Study Start Date : February 2011
Actual Primary Completion Date : February 2012
Actual Study Completion Date : August 2012

Arm Intervention/treatment
Experimental: Whole grains
Subjects will consume whole grains every day for two months
Dietary Supplement: Whole grains
Subjects will consume whole grains at dose of 80 g/die, for two months

No Intervention: Control
Subjects will consume their habitual diet

Primary Outcome Measures :
  1. Variation of serum polyphenol concentration [ Time Frame: 1 year ]
    Measure of serum polyphenol concentration (nmol/L)

  2. Variation of plasma lipids [ Time Frame: 1 year ]
    Measure of plasma concentrations (mg/dL) of Total-, LDL-, and HDL-Cholesterol, as well as Triglycerides

Secondary Outcome Measures :
  1. Variation of serum antioxidant capacity [ Time Frame: 1 year ]
    Measure of plasma FRAP (µmol/L) and MDA (µmol/L) concentrations.

  2. Variation of body weight [ Time Frame: 1 year ]
    Measure of body weight (kg)

  3. Variation of serum inflammatory marker concentration [ Time Frame: 1 year ]
    Measure of serum CRP, IL-6, TNF-α, PAI-1, Visfatin, Resistin concentration (pg/mL)

  4. Variation of fecal microbiota composition [ Time Frame: 1 year ]
    By FISH (colony-forming unit, CFU/g)

  5. Variation of serum gastro-intestinal hormone concentration [ Time Frame: 1 year ]
    It will be evaluated following a standard meal test. In particular plasma response (pg/mL) of Ghrelin, PYY, Leptin, GIP, GLP-1, PP and insulin will be assessed

  6. Variation of blood pressure [ Time Frame: 1 year ]
    Measure of blood pressure (mmHg)

  7. Variation of body circumferences [ Time Frame: 1 year ]
    Measure of waist and hip circumferences (mm)

  8. Variation of body composition [ Time Frame: 1 year ]
    Measure of body composition (% of lean and fat mass, % water)

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Ages Eligible for Study:   18 Years to 60 Years   (Adult)
Sexes Eligible for Study:   All
Accepts Healthy Volunteers:   Yes

Inclusion Criteria:

  • 18 - 60 years old, male and female
  • Healthy by medical assessment
  • Overweight: BMI > 25 and < 32 kg/m2
  • Habitual diet characterized by i) absence of WG (all dietary carbohydrates derived from refined cereals); ii) absence of pro-biotics; iii) intake of dietary fibre ≤ 10 g/d; iv) intake of fruit and vegetables ≤ 2 portions/die; v)habit to have breakfast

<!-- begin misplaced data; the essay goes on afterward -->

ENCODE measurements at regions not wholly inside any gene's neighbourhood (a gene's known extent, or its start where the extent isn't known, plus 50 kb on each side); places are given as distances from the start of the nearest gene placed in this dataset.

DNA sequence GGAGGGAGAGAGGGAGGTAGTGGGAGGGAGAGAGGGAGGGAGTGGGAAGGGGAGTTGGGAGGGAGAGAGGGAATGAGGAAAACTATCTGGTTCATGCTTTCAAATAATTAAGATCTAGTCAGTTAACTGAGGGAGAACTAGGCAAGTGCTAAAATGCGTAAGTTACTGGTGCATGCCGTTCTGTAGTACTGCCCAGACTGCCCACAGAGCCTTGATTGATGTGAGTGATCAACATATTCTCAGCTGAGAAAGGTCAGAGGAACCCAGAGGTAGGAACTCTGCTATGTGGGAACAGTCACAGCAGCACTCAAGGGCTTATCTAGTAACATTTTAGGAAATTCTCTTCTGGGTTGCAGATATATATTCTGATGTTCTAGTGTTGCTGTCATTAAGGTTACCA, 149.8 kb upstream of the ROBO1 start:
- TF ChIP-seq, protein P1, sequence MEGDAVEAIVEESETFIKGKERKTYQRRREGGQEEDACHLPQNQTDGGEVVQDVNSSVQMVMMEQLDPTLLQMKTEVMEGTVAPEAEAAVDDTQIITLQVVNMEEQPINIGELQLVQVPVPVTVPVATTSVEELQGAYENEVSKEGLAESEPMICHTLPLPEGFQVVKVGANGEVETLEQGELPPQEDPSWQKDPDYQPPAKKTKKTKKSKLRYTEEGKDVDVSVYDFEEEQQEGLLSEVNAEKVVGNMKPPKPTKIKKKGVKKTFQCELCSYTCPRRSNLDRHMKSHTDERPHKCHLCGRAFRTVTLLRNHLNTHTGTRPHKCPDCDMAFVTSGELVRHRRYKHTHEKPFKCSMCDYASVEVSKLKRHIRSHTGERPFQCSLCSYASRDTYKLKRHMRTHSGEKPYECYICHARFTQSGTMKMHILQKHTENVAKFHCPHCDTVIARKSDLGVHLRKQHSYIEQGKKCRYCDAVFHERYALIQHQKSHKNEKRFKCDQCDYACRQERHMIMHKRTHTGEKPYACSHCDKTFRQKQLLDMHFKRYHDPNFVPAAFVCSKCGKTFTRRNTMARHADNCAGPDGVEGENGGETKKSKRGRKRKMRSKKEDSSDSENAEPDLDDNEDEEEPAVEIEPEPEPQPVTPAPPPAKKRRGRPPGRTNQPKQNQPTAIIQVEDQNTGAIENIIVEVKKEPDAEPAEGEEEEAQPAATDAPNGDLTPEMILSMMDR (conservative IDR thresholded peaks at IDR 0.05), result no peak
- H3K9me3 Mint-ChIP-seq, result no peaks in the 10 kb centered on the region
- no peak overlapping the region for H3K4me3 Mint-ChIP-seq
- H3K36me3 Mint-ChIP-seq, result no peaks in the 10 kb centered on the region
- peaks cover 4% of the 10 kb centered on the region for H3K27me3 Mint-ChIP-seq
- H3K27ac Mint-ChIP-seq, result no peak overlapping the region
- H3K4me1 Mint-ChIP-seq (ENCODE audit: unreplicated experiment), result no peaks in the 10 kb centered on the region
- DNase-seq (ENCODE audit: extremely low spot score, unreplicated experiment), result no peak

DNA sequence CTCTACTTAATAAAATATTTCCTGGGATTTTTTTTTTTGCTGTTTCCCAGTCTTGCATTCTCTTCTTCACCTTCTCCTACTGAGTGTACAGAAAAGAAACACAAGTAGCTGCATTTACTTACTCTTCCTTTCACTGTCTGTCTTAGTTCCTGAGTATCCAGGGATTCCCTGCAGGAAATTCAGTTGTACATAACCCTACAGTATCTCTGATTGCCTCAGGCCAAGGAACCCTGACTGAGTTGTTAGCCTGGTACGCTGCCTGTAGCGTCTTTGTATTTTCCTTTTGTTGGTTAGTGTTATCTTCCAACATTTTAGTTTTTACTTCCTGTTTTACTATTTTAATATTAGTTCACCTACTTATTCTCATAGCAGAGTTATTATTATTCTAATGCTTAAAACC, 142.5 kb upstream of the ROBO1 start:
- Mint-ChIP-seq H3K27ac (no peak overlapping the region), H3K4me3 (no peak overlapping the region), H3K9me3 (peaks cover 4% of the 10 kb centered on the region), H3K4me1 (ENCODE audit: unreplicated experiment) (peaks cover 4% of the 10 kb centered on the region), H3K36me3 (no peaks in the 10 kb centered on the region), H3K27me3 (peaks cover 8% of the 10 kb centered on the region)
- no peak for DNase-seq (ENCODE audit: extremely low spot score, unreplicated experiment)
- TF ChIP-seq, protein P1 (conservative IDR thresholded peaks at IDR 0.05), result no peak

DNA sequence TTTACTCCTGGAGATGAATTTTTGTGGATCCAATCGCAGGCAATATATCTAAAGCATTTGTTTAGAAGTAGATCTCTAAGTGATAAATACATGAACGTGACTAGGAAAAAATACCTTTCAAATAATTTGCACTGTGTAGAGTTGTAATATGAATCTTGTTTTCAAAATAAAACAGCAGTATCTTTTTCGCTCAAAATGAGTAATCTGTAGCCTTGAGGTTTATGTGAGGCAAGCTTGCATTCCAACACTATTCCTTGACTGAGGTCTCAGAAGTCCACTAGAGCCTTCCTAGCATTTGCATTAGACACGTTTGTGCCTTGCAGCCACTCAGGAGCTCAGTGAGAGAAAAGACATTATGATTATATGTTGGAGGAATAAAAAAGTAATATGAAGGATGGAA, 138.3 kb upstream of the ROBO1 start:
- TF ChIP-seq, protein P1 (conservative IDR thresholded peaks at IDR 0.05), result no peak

• Sign of a written informed consent

Exclusion Criteria:

  • Age < 18 and > 60 years old
  • Pregnancy or breastfeeding
  • Fasting plasma triglycerides ≥ 200 mg/dl and cholesterol > 200 mg/dl
  • Cardiovascular events (AMI and/or stroke) in the last 6 months
  • Regular intensive physical activity
  • Hypertension
  • Intestinal or metabolic diseases/disorders such as diabetic, renal, hepatic, pancreatic or ulcer
  • Previous abdominal/gastrointestinal surgery
  • Regular consumption of medication
  • Antibiotic therapy within 2 months previous the study
  • Food allergies and intolerances (celiac disease, lactose intolerance,)
  • Concurrent participation or having participated in another clinical trial during the last 3 weeks

Information from the National Library of Medicine

To learn more about this study, you or your doctor may contact the study research staff using the contact information provided by the sponsor.

Please refer to this study by its identifier (NCT number): NCT01293175

Department of Food Science
Portici, Italy, 80055
Sponsors and Collaborators
Federico II University
Study Director: Vincenzo Fogliano, Prof University of Naples
Principal Investigator: Paola Vitaglione, Dr University of Naples

Publications automatically indexed to this study by Identifier (NCT Number):
Responsible Party: Paola Vitaglione, Dr, Federico II University Identifier: NCT01293175     History of Changes
Other Study ID Numbers: DSA-FF-002
First Posted: February 10, 2011    Key Record Dates
Last Update Posted: July 12, 2013
Last Verified: July 2013

Keywords provided by Paola Vitaglione, Federico II University:
whole grains
antioxidant status

Additional relevant MeSH terms:
Body Weight
Signs and Symptoms